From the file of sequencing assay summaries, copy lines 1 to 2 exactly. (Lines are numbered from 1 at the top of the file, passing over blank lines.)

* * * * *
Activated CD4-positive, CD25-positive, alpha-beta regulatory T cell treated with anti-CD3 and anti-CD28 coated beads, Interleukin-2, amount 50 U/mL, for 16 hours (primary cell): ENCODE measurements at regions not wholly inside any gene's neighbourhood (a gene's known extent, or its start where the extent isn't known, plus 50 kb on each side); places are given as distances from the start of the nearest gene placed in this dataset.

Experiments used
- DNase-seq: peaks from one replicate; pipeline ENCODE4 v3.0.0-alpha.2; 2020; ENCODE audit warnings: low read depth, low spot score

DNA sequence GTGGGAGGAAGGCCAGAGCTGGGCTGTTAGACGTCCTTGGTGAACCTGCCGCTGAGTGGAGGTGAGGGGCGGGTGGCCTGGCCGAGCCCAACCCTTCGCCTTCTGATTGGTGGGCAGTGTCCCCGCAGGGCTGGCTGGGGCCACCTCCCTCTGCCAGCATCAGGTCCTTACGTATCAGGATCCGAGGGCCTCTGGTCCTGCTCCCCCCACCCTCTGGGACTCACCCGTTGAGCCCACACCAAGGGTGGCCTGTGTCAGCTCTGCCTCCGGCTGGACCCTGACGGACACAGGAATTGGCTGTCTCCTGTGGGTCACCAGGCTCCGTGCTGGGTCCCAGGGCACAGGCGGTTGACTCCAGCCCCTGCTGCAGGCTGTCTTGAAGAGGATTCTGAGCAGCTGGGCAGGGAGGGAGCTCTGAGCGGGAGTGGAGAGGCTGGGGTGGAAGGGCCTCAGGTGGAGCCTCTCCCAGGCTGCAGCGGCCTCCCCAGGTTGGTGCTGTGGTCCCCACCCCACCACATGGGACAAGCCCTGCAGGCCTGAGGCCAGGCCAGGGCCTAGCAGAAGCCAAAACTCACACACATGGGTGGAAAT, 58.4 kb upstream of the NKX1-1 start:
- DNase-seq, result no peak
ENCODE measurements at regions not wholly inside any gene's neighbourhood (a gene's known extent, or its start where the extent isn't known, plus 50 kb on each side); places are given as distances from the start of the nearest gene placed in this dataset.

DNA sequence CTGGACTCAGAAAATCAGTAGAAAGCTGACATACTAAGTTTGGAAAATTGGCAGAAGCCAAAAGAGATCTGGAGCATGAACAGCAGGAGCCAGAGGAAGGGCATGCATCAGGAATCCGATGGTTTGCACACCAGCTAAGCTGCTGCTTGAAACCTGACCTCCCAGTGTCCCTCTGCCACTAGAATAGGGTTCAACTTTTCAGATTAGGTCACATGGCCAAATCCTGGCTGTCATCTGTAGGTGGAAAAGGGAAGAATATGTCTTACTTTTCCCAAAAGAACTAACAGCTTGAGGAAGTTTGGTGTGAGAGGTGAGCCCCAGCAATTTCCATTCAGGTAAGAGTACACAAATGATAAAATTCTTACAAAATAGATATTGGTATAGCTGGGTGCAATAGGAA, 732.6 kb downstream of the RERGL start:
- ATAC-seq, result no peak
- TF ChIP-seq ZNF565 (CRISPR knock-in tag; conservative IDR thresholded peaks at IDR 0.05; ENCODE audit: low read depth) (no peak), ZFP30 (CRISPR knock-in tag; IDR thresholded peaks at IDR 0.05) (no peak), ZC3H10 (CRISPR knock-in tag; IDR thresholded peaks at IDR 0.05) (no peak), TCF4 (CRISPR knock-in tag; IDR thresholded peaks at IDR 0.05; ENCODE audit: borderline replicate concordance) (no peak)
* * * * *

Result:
Activated CD4-positive, CD25-positive, alpha-beta regulatory T cell treated with anti-CD3 and anti-CD28 coated beads, Interleukin-2, amount 50 U/mL, for 16 hours (primary cell): ENCODE measurements at regions not wholly inside any gene's neighbourhood (a gene's known extent, or its start where the extent isn't known, plus 50 kb on each side); places are given as distances from the start of the nearest gene placed in this dataset.

Experiments used